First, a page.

Lust, love, and lie-detectors in this surprising true story celebrating female superheroes both on and off the pages of comic books.
Wonder Woman is hot property once again at the moment, with the recent entry into the DC Extended Universe, starring Gal Gadot as the eponymous heroine, being hailed by both critics and fans alike. This is undoubtedly a great time to capitalise on the public’s piqued interest in the Amazonian warrior, but Professor Marston & the Wonder Women will surprise many, particularly those unaware of the erotic origins of the female hero.
Starring Luke Evans as the titular Professor, Rebecca Hall and Bella Heathcote as the so-called “Wonder Women”, Professor Marston & the Wonder Women is a retelling of the polyamorous relationship which led to the creation of a superhero sensation. Dipping in and out of a meeting between Marston and Josette Frank, head of the Child Study Association of America (played straight by the always wonderful Connie Britton), the film explores of beginnings of Marston’s unconventional relationship with the two ladies he loves, and how their feminist ideals led him to create Wonder Woman.
Spending less time on Wonder Woman herself, and more time with this “throuple”, once you can get past the unconventionality of it, the film actually ends up being surprisingly lovely. Whilst it’s erotic beginnings are deliberately explored – and are perhaps unnecessary titillating in places – there is undeniable love in the relationship as well. More than an origin story about the origins of a superhero, it is a story about love in all its surprising and wonderful forms. It is a challenging watch in places as well, and sometimes it is difficult to forget that the period in which it is set would’ve been even more judgemental about the relationship. However, the film is keen to keep love at the core, and the admiration Professor Marston has for the ladies in his life is constantly respectable.
Rebecca Hall is on magnificent form as always, as Elizabeth Marston, and as is often the case, her performance far surpasses the quality of the film itself. She’s a hugely underrated actress, and whilst its high profile subject matter will undoubtedly draw an audience, it does also seem like the sort of film (and performance) which could slip under the radar. Luke Evans is also on fine form, deliberately a more understated performance however as the storyline demands the women to be front and centre. Bella Heathcote as Olive Byrne nails the pure fragility of the character, but is slightly less believable as the third component in the relationship, particularly as it takes a more sadomasochistic turn.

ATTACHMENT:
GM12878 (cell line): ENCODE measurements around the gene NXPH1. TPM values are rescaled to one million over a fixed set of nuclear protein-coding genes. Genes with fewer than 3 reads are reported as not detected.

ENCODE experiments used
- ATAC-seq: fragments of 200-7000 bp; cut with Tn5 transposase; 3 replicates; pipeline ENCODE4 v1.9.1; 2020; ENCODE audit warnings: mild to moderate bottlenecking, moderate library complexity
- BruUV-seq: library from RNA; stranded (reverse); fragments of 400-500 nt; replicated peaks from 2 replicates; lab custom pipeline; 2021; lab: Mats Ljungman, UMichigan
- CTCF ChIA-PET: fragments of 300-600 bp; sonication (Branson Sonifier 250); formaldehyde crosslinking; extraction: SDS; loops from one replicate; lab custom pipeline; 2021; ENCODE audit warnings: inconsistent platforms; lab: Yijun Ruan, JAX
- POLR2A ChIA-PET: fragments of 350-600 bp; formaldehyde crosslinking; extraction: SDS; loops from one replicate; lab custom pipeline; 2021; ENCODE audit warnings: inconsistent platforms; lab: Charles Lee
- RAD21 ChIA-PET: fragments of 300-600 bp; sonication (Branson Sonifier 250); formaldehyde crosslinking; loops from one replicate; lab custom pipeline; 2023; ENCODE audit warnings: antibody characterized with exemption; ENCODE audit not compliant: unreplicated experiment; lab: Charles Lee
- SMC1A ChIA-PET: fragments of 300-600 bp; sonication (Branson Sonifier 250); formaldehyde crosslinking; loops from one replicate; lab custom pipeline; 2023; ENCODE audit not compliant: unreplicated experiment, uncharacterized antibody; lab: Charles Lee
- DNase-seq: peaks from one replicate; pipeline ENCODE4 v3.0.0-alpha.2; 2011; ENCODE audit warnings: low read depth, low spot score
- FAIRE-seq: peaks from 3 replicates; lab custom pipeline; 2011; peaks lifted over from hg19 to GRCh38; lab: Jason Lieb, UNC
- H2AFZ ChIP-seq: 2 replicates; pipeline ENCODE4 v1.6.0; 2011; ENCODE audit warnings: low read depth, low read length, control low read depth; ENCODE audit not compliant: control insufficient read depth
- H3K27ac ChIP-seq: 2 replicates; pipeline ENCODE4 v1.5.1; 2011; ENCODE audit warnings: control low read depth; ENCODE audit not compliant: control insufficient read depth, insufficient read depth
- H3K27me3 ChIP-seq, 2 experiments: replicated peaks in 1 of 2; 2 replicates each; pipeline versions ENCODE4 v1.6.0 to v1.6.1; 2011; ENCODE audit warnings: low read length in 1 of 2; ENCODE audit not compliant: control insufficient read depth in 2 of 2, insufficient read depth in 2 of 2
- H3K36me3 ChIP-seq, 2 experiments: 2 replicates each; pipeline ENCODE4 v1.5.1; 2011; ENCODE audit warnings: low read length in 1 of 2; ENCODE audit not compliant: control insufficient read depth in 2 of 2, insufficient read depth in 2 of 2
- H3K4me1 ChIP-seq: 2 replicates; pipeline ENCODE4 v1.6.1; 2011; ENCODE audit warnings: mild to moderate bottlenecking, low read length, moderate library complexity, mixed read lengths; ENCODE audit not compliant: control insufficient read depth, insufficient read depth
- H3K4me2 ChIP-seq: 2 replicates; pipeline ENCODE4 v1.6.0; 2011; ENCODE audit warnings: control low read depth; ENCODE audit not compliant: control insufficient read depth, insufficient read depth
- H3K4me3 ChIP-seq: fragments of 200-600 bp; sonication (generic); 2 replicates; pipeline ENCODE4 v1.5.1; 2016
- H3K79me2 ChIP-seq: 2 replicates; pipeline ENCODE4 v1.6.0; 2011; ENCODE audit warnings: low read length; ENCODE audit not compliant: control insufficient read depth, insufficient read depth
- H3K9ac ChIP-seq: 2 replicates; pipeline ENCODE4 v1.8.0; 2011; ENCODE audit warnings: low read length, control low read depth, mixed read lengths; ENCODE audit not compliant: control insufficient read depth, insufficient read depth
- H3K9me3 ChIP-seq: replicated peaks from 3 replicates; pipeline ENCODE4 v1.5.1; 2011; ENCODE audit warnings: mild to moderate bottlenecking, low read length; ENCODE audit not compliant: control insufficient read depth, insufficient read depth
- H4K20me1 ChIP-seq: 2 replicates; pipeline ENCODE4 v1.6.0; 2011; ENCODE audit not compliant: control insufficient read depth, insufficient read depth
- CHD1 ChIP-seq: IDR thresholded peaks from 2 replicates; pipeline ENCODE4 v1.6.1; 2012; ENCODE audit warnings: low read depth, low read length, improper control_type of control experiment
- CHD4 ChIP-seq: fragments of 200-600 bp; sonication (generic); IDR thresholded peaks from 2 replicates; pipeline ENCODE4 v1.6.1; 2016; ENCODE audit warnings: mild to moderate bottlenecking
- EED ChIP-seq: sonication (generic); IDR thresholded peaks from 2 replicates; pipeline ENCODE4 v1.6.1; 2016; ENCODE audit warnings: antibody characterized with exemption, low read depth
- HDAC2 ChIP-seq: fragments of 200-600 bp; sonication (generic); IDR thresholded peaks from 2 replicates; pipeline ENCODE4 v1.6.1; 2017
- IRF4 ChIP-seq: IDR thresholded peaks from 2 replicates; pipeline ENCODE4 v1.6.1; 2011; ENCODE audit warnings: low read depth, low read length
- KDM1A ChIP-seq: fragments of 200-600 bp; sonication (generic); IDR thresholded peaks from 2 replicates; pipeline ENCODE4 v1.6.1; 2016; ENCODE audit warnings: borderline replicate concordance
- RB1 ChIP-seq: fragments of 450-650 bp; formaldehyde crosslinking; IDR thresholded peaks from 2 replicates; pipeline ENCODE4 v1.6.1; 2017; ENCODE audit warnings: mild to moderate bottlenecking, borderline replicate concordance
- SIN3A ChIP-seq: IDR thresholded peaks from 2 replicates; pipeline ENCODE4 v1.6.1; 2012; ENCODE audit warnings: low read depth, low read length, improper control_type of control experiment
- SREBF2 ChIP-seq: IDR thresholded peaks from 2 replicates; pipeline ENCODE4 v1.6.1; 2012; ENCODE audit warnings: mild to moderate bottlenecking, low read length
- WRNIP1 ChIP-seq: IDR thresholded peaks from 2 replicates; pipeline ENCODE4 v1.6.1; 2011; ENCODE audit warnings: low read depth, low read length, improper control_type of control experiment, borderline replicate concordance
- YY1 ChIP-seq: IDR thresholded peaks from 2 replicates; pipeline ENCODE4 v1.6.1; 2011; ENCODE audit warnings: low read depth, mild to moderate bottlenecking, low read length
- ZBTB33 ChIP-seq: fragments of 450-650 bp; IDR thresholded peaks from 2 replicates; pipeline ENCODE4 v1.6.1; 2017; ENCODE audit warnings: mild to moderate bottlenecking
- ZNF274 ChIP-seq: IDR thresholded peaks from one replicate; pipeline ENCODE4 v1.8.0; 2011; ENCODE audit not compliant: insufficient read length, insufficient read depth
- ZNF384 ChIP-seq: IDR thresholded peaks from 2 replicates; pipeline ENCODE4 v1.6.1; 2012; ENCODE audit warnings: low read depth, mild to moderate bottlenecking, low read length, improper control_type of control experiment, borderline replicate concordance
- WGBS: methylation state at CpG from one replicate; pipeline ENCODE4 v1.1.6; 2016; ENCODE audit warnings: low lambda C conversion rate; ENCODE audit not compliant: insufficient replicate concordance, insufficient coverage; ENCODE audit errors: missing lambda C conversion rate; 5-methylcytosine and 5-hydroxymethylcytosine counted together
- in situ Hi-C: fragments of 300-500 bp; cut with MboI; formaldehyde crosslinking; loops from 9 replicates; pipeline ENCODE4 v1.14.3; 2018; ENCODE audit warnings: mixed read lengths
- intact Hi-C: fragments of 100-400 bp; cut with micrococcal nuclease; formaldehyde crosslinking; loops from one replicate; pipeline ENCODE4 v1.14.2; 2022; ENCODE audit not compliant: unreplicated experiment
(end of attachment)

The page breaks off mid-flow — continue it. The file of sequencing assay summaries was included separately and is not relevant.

Whilst it ultimately leads to the unexpected confessions of love, the subplot about the invention of the lie detector does feel a little extraneous, but given that Marston decided to forgo patenting it, this is perhaps deliberately left as a side-note. The invention of the Wonder Woman character was ultimately his passion, transposing the passion for his loves and the admiration of women into the pages of a comic book icon.
More than anything, and perhaps the reason why this film truly shines, is that it is a story about – and a tribute to – inspirational, strong and powerful women. The qualities of both his wife and his mistress ultimately combine to create the character of Wonder Women, and that sense of female power and dominance is incredibly empowering.
The comic book movie audience might find themselves pleasantly surprised by this film, but it is interesting to see an altogether very different origin story, and for that reason, this film is absolutely worth the time.